When I first created this blog, I stated that part of my mission was to share my own story about healing from multiple autoimmune and other health conditions. Recently, I skimmed through my own blog and realized I hadn’t delivered on that promise. I’ve also received several requests from my followers to please get on it.

This also made me wonder why I haven’t started sharing that part of my story yet. Yeah, yeah, I’ve been busy building my practice and the last 18 months have been truly hectic, blah blah blah. The real reasons?

One reason is… I don’t know where to start. Another reason is that my perfectionist tendency to want to do it just so gets in the way of starting. And given that it’s a very complicated story (as life tends to be), I am not sure how I want to organize it in bits and bytes, as I certainly can’t write it in one sitting. (I hear my coach whispering in my ear: “Just take imperfect action!” I’m working on it, Sandy, oh believe me, I’m working on it.)

And, of course, probably the most important reason is that in writing my story, I will need to relive it. Frankly, I don’t want to. I’ve moved on, but I know my story isn’t really just about me. It’s about something much bigger; something that can help many more autoimmune sufferers (I hate that word), perhaps you, live better, live fuller, and not define themselves and their lives by the restrictions, frustrations, hopelessness, and silent agonies dictated by these types of  illness. I say autoimmune, but I’ve survived several non-autoimmune illnesses that were invisible as well, so those too shall be heralded, dissected, and presented for your benefit. Imperfectly.

I recently stumbled across an initiative called the Invisible (Chronic) Illness Awareness Week that will take place from September 14-20, 2009. I immediately jumped on as a volunteer blogger to help bring much needed attention to invisible illnesses such as autoimmune conditions. I don’t believe in coincidences. The mere fact that I had already named my upcoming Fall autoimmune program launch “From Invisible to Invincible TM: How to Take Back Control of Your Health & Live Well With An Autoimmune Condition” seemed like no mere coincidence. [More info coming soon! Email me at hello(at)enjoydelicioushealth.com for more info if you can’t wait.]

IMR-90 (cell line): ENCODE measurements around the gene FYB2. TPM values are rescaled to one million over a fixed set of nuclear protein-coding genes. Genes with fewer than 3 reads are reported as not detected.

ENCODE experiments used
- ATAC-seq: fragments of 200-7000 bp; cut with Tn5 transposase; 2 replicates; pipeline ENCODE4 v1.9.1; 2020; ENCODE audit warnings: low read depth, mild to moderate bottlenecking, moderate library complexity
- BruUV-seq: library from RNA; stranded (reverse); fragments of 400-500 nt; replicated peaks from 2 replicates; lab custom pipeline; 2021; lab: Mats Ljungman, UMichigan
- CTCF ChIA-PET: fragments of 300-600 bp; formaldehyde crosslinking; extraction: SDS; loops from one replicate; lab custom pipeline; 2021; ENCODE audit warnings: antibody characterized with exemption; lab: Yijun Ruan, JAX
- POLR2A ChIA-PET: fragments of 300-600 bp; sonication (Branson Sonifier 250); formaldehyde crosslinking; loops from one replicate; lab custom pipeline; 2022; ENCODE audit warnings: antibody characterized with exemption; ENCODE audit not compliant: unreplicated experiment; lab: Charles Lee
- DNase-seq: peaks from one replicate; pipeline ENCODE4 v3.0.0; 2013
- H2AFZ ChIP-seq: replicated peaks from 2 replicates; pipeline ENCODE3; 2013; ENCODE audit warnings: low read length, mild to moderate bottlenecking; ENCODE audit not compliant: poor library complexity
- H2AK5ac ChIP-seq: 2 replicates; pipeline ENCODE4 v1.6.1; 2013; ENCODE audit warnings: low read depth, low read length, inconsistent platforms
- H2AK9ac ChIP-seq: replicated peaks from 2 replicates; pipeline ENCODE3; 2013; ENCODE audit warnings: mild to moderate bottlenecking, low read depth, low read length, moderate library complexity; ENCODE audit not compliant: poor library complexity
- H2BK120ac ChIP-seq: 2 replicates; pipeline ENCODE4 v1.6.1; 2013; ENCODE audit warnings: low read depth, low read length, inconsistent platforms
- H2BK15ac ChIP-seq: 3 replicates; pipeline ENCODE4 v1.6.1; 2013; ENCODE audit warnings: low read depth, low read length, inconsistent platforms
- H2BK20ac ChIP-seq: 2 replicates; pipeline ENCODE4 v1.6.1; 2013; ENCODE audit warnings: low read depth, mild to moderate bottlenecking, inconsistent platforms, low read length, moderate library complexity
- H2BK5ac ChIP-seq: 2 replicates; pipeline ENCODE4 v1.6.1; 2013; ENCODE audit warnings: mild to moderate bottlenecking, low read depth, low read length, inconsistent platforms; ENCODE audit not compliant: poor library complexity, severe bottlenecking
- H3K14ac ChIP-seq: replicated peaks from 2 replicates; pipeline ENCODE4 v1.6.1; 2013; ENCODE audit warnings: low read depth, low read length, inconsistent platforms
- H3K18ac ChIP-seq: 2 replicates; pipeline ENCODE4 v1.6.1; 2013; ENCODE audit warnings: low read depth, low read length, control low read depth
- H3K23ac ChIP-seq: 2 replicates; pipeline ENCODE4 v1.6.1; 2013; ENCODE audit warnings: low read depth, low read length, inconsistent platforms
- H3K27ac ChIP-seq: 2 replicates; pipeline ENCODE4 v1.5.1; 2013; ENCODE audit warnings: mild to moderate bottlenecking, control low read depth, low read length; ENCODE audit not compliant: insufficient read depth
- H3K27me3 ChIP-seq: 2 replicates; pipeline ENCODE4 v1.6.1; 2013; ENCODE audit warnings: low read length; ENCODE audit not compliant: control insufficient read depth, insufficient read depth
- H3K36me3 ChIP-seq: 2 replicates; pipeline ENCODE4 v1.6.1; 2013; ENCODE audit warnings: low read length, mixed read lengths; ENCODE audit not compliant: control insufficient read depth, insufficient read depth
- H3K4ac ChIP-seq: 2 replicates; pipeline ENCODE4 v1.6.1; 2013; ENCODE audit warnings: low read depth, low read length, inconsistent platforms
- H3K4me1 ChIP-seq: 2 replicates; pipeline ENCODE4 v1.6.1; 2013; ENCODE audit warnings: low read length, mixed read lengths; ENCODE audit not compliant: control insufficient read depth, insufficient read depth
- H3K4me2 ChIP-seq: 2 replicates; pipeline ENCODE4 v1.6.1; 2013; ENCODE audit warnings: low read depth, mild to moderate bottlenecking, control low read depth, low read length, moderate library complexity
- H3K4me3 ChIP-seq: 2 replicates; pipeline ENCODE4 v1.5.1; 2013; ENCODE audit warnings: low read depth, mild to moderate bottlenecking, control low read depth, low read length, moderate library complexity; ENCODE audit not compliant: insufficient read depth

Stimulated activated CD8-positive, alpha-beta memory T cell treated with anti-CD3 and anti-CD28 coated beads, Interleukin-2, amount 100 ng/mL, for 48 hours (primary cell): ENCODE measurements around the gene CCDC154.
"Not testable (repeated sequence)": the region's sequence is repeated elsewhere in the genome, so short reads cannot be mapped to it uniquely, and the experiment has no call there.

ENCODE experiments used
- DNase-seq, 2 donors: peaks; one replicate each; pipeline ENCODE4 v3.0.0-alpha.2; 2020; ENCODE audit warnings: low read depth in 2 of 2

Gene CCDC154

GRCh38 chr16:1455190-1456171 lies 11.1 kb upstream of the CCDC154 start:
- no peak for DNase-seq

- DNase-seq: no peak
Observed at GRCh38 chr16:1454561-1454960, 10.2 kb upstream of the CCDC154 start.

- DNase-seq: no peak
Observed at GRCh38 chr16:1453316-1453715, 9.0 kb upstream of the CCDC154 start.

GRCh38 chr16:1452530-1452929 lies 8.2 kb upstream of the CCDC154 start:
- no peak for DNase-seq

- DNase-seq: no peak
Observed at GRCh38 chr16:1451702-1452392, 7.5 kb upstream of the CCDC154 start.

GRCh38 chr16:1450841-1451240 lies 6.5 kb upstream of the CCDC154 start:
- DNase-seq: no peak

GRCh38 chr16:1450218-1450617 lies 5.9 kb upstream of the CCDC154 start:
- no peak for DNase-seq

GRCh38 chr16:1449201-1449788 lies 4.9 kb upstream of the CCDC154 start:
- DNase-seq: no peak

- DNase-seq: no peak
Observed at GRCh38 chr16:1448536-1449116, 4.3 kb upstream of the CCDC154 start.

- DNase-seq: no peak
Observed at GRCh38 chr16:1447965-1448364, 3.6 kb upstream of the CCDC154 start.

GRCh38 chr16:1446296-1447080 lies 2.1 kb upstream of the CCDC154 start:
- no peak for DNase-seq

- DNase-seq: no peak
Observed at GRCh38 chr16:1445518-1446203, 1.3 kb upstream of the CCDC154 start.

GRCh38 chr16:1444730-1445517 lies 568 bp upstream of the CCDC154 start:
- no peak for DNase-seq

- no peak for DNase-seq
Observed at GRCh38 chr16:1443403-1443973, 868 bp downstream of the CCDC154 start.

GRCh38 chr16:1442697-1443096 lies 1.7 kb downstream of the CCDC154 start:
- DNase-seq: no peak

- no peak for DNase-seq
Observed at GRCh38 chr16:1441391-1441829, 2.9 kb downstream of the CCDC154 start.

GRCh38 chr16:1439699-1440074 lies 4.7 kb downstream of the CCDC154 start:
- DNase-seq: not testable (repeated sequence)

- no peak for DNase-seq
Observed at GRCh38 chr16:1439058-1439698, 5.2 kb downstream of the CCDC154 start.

So here I go! My intention is to slowly but surely begin sharing more of my story this month, as August is a more contemplative month for me – being summer and getting slow and all. (Read more here on the importance of Slowing Down.)

I look forward to hearing from you. Please join me, post here, and share your story so that we can all learn from each other, promote more awareness about those that suffer in silence, promote compassion for dis-eases that are invisible and yet very real, and give each other support in a positive, upbeat, fun way. Deal?

August 3, 2009 at 5:35 AM Leave a comment

Simla Somturk Wickless Featured as Patient Testimonial on CPMC’s Health & Healing Clinic Website

It’s LIVE!

It’s funny to see my own picture on someone else’s website, but I’m getting used to it. Back in March 2009, I gave a speech at the CPMC Health & Healing Clinic’s annual fundraiser about my healing story. Click here for the related post.  This post has the video recording as well as the text of my speech.

Now, they have me and my story up on their website’s home page, pictures and all. The photo shoot was so much fun. There are actually two pictures that made it up, and the one with my health “team” with me in the middle is my favorite. It’s a beautiful representation of the type of protective support I had during my healing journey. CLICK HERE to see the website and read the text of the speech.

August 3, 2009 at 4:43 AM Leave a comment